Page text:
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cycleruk
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Re: Wasps

Postby cycleruk » 29 Sep 2020, 3:43pm

NUKe wrote:https://www.facebook.com/martin.walker.71066/videos/3215837331810733/
An underground nest I found earlier this year.
I find them fascinating creatures, they are only aggressive in late summer earlier Autumn when the queen stops feeding or you attack them. They are pollinators and an affective control for Aphids. if they don't affect you please leave them alone.

I and neighbour keep a section of grass and trees tidy on a small embankment between our houses.
Last year I was stung by wasps when I mowed over their underground nest. Didn't know it was there. Never had a wasp sting before and was uncomfortable for a couple of days. Had a bee sting once when I knelt on it and that was painful. Didn't do the bee much good either. :shock:
Coincidentally we had a wasp visit our table at lunch time outside at the cafe. Probably attracted to the pot of jam on the table.
You'll never know if you don't try it.

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cycleruk
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Location: Lancashire

Re: Wasps

Postby cycleruk » 29 Sep 2020, 3:47pm

Butterflies - so I'm not the only one that hasn't seen many this year :-
https://dmtrk.net/DGT-723VO-CF93D767A0B ... 27/cr.aspx
You'll never know if you don't try it.

merseymouth
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Re: Wasps

Postby merseymouth » 29 Sep 2020, 5:41pm

Hi there, Last year wasp built a nest in the "Wendy House" in our back garden, no it was a play space for our little girl, it was a solid home for her Vespa GT200 scooter. Luckily it went a few years ago, she also left her nest, so I didn't have to enter very often.
The little things hated me, so was getting stung anytime I ventured near!
This year not a one? Phew.
This winter I'll venture in to tidy up & locate the nest. Then I will have more room for my toys. MM

Jdsk
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Re: Wasps

Postby Jdsk » 29 Sep 2020, 5:57pm

You do know what Vespa means... ?

: - )

Jonathan

mumbojumbo
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Re: Wasps

Postby mumbojumbo » 29 Sep 2020, 6:26pm

Apparently wasps are maligned and fertilise a much more diverse range of flora then their rival.the bee.Of course their honey is not as good.

merseymouth
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Re: Wasps

Postby merseymouth » 29 Sep 2020, 6:55pm

Hi JDSK, Yes, ironic isn't it! Could have had an "Ape" ending? Yes I know what they are. Hope I don't get stung with a big bill to get rid of the nest. MM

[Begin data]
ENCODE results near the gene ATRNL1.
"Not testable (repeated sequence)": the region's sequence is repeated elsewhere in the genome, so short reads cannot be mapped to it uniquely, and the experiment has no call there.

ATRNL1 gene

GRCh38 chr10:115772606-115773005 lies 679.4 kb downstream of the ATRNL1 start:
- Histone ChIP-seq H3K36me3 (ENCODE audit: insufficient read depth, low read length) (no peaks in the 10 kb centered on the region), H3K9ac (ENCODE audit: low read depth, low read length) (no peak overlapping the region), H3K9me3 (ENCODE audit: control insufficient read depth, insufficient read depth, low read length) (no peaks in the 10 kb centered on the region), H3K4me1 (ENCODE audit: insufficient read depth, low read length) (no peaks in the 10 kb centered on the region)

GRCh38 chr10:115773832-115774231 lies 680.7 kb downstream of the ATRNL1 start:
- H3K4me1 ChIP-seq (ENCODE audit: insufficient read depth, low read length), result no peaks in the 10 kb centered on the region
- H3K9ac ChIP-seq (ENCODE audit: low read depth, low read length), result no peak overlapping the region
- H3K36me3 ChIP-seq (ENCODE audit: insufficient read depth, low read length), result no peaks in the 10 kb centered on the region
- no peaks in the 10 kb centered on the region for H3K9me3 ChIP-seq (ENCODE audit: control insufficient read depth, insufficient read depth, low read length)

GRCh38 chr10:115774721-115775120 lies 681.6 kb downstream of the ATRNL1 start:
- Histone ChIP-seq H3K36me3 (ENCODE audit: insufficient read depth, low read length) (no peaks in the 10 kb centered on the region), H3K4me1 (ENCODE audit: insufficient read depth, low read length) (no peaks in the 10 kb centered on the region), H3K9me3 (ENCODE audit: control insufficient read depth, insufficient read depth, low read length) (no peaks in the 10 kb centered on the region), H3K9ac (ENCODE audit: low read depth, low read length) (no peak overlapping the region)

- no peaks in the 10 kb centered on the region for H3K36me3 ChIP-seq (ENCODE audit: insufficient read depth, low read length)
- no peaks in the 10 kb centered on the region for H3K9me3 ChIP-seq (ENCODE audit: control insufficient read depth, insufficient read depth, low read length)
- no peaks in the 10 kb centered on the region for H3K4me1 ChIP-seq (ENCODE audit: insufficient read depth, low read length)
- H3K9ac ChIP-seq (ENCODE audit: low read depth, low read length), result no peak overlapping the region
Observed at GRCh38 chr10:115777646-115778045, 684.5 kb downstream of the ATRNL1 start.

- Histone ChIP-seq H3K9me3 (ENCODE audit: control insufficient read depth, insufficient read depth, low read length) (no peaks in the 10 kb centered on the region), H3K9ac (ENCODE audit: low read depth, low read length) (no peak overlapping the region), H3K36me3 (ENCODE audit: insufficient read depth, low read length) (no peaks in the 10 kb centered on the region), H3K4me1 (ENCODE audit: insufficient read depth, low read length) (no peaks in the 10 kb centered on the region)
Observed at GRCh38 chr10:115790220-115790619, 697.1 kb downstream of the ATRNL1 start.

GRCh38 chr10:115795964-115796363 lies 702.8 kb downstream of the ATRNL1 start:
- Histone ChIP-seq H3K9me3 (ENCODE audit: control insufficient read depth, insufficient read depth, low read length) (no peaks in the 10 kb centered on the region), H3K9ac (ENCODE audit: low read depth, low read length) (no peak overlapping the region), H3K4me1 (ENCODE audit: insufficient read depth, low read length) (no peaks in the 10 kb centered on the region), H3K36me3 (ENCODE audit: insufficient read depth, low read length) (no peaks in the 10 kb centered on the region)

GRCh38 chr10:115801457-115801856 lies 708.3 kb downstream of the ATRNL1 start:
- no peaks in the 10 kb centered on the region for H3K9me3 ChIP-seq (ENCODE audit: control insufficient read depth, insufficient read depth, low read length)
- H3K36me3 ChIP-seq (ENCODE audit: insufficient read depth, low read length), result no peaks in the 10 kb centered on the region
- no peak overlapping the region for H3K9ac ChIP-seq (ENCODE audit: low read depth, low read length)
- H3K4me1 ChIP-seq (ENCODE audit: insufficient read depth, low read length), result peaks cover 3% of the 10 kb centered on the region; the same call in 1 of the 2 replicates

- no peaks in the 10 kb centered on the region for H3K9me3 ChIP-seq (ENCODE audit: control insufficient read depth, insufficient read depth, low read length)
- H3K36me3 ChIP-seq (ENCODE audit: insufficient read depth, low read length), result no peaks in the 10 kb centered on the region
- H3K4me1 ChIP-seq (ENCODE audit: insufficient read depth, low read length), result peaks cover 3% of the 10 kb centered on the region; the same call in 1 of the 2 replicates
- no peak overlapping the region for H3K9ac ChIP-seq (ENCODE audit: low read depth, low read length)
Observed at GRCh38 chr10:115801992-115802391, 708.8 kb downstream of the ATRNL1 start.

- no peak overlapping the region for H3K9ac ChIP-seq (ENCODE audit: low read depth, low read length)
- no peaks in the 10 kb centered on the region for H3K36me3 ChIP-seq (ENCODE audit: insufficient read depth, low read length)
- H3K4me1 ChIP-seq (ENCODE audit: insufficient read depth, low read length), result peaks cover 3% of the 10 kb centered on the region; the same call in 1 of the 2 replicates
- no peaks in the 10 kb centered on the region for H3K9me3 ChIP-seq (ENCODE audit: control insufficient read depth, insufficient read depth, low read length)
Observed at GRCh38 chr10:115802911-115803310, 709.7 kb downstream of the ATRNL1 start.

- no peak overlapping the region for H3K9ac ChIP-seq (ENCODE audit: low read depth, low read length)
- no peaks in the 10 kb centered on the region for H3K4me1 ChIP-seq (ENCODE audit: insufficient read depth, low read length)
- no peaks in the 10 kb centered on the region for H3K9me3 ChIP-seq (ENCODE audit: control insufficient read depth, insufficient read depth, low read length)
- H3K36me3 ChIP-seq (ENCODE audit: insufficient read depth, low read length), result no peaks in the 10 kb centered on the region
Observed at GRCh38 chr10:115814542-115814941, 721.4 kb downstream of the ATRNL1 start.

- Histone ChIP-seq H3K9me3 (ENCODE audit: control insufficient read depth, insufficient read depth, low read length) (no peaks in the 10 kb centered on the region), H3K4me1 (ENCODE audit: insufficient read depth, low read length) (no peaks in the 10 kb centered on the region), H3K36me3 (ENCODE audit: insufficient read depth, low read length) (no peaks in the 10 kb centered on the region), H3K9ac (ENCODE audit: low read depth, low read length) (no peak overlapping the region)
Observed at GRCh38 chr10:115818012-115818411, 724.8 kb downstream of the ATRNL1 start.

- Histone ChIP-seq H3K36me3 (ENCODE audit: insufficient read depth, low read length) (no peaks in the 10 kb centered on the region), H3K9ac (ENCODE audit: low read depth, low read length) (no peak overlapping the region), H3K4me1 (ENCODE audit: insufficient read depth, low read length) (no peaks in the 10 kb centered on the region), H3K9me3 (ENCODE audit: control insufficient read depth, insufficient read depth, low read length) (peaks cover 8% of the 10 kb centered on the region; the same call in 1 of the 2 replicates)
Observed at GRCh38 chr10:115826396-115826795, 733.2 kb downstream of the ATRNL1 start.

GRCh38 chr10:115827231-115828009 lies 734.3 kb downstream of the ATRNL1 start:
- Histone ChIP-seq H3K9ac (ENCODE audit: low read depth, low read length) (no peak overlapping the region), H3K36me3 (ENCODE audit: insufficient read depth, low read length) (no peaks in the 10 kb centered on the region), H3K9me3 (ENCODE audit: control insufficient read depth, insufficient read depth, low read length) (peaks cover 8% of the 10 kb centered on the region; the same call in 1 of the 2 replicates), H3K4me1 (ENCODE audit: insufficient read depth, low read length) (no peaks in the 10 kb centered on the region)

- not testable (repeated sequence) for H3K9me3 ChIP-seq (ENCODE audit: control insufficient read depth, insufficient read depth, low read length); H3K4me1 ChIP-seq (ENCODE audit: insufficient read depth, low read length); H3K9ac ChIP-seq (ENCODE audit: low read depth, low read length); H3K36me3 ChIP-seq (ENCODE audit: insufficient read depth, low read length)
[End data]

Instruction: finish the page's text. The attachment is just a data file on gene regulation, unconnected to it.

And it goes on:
Jdsk
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Re: Wasps

Postby Jdsk » 29 Sep 2020, 6:57pm

I was impressed with your insects' sense of nominative determinism!

: - )

Jonathan

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661-Pete
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Re: Wasps

Postby 661-Pete » 30 Sep 2020, 9:22am

cycleruk wrote:Butterflies - so I'm not the only one that hasn't seen many this year :-
https://dmtrk.net/DGT-723VO-CF93D767A0B ... 27/cr.aspx
I know these are very depressing times all over, but I'm hoping things are not so dismal for our fluttery friends as it seems! Many butterflies experience big swings of 'ups and downs' in their populations from year to year. Two or three years ago the Common Blue (normally one of our commonest) was hardly to be seen, but they're back now. And migrant species like Painted Lady and Clouded Yellow have their 'good' years, and other years when they fail to show up at all.

What I can say is, and forgive me if I'm wrong here, that if many more people than usual have taken part in the Big Butterfly Count, many of them first-timers and inexperienced at spotting and identifying the creatures - also perhaps not choosing the best sites - then the number of sightings per person is quite likely to be down. Doesn't necessarily mean there are fewer butterflies.

Speaking for ourselves, we visited our usual site (on the Downs) for our contribution to the Count, logging about 60 individuals in 13 different species. That's well up to our average report, which we've been doing for many years now.

So perhaps it's not all doom and gloom - for the butterflies at least!
Suppose that this room is a lift. The support breaks and down we go with ever-increasing velocity.
Let us pass the time by performing physical experiments...
--- Arthur Eddington (creator of the Eddington Number).